Here, the ALJ specifically found that Plaintiff could perform the assembler job as generally performed. See AR 29. Indeed, as the Commissioner concedes, it would appear that Plaintiff is precluded from her work as actually performed due to the RFC's limitation to occasional overhead reaching. Compare AR 19 with AR 155; see JS at 32-33. However, the ALJ made no findings as to the requirements of the assembler job as generally performed, nor did he provide an explanation for how Plaintiff's RFC would permit her to perform that job. Moreover, because the DOT's description of the assembler job is inconsistent with Plaintiff's RFC, the DOT cannot form the basis for the ALJ's finding. Because, therefore, the ALJ provided no factual basis for his finding at step four, it lacked substantial evidence. Moreover, because the ALJ cited no other basis for determining that Plaintiff was not disabled, the ALJ's error was not harmless. See Stout v. Comm'r, Soc. Sec. Admin. , 454 F.3d 1050, 1054-56 (9th Cir. 2006).

Plaintiff rightly notes that established Ninth Circuit law requires an explanation when the VE's testimony conflicts with the DOT and the ALJ relies on that testimony in support of his findings. JS at 7; see Massachi v. Astrue , 486 F.3d 1149, 1152-54 (9th Cir. 2007); see generally SSR 00-4p, 2000 WL 1898704. The Commissioner, in turn, argues that the requirement to explain deviations from the DOT is limited to circumstances where a VE has testified. JS at 13. While it is true that this line of authority has developed in the context of VE testimony, it strains credulity to suggest that the requirement to explain conflicts can be avoided by failing to call a VE where, as here, the ALJ cites no other support for his finding. Similarly, the Commissioner's contention that "[a]n ALJ may take administrative notice of any reliable job information, " id., is inapposite because the ALJ here referenced no such information. Where, as here, an ALJ provides no explanation for his finding that a claimant can perform her prior work as generally performed, and that finding is unsupported by the DOT, this Court must reverse and remand.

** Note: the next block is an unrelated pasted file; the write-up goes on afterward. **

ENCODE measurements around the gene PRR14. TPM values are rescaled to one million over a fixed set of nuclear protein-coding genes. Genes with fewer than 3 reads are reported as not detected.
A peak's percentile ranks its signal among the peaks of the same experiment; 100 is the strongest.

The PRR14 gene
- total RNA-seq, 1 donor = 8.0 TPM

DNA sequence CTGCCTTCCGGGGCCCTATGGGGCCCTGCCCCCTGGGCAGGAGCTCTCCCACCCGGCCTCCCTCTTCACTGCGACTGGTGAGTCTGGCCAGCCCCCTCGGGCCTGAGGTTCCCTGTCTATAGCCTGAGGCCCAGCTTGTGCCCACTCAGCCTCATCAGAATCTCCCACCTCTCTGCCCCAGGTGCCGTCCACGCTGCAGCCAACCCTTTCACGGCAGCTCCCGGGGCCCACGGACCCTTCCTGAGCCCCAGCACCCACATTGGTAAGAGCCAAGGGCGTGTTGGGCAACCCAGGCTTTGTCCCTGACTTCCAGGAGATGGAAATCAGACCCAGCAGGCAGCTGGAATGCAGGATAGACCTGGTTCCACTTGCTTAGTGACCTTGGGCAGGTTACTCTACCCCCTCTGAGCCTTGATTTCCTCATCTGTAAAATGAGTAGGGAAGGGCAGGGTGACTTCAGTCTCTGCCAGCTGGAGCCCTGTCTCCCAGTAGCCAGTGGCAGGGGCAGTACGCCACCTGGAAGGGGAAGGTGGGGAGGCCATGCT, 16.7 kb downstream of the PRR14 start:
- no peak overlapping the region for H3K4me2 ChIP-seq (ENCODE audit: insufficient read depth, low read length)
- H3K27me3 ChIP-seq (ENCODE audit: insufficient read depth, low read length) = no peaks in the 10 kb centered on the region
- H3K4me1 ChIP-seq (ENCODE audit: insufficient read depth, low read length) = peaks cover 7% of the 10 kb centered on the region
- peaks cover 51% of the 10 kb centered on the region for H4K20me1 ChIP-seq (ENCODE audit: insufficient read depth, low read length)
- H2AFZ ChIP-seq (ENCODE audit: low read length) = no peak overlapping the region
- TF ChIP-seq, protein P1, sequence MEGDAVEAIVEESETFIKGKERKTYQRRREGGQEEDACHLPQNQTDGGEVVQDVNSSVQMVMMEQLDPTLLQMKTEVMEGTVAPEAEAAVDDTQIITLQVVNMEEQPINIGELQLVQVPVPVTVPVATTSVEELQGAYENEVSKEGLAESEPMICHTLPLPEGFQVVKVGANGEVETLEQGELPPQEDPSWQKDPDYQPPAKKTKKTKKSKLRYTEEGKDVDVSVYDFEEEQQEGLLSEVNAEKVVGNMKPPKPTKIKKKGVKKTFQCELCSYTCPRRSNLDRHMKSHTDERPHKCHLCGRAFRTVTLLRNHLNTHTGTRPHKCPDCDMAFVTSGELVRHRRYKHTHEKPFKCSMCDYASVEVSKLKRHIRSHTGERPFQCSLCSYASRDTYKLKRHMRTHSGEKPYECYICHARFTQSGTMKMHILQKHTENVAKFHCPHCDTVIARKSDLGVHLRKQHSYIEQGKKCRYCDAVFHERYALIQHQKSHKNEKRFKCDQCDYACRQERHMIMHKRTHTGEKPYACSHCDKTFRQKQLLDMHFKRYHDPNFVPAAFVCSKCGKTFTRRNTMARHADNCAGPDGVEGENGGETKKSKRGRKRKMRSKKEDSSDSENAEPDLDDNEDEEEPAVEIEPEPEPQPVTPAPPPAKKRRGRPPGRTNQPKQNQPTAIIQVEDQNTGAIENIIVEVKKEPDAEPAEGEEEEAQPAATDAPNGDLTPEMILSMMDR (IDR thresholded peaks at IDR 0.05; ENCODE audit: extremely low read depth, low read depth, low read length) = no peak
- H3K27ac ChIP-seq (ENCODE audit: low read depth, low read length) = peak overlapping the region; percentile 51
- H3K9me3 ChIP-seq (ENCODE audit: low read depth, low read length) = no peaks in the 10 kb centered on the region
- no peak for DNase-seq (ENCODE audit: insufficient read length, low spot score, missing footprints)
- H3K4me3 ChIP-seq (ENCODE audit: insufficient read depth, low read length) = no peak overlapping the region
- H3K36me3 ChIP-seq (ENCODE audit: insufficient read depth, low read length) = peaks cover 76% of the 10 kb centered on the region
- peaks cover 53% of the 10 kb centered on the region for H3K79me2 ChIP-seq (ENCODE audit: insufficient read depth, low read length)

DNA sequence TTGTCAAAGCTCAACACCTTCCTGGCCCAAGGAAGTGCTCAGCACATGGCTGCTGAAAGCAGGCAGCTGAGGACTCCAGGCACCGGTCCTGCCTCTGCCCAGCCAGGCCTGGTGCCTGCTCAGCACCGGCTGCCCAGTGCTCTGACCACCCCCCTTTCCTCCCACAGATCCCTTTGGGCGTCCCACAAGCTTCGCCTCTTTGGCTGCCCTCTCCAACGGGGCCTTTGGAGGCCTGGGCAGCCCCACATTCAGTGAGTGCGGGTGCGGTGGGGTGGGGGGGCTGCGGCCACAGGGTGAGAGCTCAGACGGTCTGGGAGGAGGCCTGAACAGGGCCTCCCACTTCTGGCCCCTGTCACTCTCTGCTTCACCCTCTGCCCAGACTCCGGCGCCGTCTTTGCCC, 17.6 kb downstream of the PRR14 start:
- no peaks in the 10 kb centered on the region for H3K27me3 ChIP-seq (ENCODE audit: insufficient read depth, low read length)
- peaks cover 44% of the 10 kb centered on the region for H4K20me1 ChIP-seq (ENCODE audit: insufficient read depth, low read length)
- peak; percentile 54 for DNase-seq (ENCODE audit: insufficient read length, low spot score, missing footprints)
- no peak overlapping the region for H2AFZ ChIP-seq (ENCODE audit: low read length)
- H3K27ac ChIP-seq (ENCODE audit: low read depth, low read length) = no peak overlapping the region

For the reasons stated above, the decision of the Social Security Commissioner is REVERSED and the matter is REMANDED for further proceedings consistent with this opinion.